So what does that mean? Well, those four elements are Stones, Flame, Gale, and Brook. These abstract ideas take the form of concrete game mechanics in different ways. When creating your character, you are asked to pick one of the elements, Stones representing strength, Flame intelligence, Brook agility and Gale charisma. You then are asked to pick some character strengths and weaknesses which you choose by scanning a tarot card for each question and usually get a few options to pick from. The dice and the cards are the only physical part of the game and you quickly become accustomed to applying these abstract components to specific challenges. So for example if you as a player were tasked with knocking a troll off a cliff you are standing next to, you might be told it is a 2 stone challenge, since stones are a representation of physicality. You could argue that as a mage, you could also knock him off with a fireball and change the challenge to a 2 flame challenge. In either case you roll dice to see if you get the required number of stones or flames including what your class contributes to such checks.
Another interesting feature of this game is that it is actually more like a game system. With the abstract mechanics and abstract art, you could play a fantasy setting just as easily as a futuristic setting or an 80s throwback style of campaigns. Weave has actually done just that. They have multiple campaigns that you can take players through as a dungeon master already and that’s part of what they were at PAX Unplugged 2019 to announce. Not only do they have a fully digital demo including full versions of 4 campaigns coming soon in Q1 2020, but simultaneously they are looking to launch Weave+, a subscription service that has some very ambitious goals.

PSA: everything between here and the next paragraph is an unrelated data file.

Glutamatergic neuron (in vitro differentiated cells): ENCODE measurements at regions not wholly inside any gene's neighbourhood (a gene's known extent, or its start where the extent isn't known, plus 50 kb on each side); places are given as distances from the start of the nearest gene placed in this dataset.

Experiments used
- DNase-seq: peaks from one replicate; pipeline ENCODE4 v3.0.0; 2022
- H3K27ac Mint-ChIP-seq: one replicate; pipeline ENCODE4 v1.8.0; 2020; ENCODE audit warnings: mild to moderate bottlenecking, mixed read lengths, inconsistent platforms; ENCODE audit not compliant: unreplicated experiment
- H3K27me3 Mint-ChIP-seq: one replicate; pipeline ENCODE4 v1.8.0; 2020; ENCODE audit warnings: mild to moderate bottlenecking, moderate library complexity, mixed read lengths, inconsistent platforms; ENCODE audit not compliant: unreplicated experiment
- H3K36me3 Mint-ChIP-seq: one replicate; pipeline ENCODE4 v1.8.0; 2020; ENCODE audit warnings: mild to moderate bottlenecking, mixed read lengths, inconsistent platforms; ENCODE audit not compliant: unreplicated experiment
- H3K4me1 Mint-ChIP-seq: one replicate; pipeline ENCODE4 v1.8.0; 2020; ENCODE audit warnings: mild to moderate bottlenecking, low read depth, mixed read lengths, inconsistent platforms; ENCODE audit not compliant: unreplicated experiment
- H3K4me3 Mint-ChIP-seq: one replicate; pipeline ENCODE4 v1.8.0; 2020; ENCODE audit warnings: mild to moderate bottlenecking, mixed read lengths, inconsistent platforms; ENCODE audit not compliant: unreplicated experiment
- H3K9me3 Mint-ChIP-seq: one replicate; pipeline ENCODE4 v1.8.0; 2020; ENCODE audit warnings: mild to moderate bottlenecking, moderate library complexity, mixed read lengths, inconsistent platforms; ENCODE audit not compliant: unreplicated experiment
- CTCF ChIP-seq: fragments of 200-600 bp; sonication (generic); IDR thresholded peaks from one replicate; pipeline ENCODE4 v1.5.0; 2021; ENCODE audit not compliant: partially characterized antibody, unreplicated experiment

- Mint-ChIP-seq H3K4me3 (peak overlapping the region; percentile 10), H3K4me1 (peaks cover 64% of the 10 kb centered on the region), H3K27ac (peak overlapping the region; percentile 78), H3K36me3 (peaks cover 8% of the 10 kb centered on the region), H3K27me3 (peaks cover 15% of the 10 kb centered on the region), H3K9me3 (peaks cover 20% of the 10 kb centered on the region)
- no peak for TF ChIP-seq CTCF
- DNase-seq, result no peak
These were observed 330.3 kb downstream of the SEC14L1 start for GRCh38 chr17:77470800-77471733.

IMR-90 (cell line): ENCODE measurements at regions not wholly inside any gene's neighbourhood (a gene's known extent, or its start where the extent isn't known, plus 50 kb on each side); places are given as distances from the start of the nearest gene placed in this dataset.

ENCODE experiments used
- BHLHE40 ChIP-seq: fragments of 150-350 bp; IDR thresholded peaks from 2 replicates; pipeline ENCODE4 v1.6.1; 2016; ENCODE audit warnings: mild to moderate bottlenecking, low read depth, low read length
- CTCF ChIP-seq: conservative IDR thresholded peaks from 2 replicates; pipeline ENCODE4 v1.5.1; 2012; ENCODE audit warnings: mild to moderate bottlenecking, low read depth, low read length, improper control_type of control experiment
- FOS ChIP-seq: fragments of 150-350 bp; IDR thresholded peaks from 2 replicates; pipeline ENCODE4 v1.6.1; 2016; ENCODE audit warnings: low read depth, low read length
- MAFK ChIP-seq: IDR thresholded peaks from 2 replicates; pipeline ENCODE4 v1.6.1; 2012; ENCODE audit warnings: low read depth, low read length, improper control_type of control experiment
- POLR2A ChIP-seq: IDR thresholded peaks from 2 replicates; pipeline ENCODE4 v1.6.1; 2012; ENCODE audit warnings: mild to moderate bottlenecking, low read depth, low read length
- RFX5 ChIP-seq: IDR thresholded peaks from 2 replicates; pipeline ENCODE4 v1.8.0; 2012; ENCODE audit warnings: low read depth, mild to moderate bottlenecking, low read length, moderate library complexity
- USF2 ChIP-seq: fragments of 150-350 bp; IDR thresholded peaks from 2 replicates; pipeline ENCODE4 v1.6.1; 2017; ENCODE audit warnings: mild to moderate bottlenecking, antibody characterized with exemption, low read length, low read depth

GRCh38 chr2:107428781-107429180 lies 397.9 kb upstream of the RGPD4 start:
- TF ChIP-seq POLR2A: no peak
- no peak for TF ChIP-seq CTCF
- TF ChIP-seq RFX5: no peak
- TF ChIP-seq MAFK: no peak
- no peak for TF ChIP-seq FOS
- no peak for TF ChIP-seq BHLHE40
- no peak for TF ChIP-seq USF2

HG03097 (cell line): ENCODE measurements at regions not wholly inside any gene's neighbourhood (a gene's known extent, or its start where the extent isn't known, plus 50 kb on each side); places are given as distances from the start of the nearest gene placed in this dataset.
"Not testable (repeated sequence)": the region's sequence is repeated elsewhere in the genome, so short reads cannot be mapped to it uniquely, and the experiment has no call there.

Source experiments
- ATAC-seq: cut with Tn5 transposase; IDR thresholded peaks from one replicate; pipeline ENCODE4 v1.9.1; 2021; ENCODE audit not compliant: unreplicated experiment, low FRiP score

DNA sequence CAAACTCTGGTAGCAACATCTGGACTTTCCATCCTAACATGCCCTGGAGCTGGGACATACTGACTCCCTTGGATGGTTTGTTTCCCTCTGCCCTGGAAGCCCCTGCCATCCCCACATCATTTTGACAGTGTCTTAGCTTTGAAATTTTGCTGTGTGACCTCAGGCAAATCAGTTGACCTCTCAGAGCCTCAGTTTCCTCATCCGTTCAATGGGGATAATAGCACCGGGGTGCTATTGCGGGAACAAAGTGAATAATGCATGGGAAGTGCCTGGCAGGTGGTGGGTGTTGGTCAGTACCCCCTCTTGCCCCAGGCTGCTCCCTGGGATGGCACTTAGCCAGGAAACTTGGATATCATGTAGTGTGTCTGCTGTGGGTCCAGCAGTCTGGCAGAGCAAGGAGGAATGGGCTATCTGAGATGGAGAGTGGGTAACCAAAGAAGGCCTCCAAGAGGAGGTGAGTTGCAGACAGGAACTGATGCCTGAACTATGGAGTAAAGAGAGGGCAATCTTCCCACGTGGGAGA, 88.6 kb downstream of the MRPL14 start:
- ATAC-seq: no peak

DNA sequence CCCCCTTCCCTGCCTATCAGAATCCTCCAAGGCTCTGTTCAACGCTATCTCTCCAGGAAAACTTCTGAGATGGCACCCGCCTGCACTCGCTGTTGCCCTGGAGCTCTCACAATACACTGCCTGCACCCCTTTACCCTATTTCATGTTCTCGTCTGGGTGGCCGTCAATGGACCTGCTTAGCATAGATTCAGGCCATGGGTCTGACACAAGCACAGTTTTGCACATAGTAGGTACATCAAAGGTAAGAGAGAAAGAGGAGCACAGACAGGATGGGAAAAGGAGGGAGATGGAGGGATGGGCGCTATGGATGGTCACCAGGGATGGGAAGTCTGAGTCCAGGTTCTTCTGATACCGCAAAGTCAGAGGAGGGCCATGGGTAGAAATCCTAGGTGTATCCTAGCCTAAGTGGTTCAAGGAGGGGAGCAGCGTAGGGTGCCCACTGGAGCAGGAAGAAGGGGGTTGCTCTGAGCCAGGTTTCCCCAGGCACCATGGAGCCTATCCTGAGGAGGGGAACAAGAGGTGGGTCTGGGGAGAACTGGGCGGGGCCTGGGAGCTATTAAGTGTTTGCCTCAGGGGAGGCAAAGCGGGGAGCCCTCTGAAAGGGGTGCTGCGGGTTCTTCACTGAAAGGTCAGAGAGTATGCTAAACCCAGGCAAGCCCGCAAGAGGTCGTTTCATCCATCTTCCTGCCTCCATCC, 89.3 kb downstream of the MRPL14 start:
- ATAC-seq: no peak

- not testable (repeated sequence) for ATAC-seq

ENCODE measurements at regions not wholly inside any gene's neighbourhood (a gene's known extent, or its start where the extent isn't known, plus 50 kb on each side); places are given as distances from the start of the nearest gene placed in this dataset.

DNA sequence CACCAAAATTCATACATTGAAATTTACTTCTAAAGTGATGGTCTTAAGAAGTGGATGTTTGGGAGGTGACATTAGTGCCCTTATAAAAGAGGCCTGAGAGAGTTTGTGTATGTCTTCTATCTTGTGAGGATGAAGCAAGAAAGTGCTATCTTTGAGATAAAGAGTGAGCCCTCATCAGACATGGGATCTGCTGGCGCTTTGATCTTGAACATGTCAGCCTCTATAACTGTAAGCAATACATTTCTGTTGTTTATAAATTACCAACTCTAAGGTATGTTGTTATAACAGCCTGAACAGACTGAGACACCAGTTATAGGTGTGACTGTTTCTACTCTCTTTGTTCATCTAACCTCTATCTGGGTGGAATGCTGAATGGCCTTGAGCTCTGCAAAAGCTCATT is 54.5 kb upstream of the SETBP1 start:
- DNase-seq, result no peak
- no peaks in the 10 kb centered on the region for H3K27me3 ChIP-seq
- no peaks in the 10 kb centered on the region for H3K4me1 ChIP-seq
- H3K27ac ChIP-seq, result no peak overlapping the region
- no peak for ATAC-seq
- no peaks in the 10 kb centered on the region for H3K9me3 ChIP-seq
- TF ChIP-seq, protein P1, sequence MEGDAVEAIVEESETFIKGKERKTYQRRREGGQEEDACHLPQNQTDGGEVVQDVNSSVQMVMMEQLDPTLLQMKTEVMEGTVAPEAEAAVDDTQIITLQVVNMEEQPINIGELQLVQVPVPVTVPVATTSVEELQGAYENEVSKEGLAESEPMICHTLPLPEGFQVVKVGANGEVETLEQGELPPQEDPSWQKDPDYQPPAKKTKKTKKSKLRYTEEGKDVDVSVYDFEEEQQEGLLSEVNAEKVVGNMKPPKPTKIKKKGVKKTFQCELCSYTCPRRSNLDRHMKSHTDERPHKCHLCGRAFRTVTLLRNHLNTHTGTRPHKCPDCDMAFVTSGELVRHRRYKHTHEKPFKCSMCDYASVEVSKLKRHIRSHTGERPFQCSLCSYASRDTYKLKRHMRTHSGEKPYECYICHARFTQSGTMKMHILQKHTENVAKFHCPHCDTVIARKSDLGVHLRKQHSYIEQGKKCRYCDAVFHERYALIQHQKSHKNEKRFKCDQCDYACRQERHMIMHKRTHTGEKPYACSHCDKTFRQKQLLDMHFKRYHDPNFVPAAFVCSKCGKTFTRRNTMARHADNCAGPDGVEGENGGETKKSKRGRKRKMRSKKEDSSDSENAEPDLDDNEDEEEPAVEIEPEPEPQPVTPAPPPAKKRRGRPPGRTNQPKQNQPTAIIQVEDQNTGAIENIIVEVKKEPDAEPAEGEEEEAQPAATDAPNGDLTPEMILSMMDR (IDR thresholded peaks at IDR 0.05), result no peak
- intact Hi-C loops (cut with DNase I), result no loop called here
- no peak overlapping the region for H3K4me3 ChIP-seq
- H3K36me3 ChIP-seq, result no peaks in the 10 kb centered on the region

So what is Weave+? Its a platform that wants to be the Netflix of the RPG world. A monthly subscription, much like Apple Arcade or GameClub (Free), would allow you access to Weave‘s entire library of growing playsets. While he was sitting down with me, Kyle very coyly hinted at their desire to bring recognizable IP universes into their system architecture. So you might see some of your favorite movie or tv franchises in RPG form with the Weave logo next to them and if that’s the case, this seems like a great way to have some amazing themed adventures in some very memorable story settings. This is one of the most exciting games I saw at PAX Unplugged this year and I hope we see more exciting details coming down the line from our friends at Monocle Society.
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Author: Andrew Fretz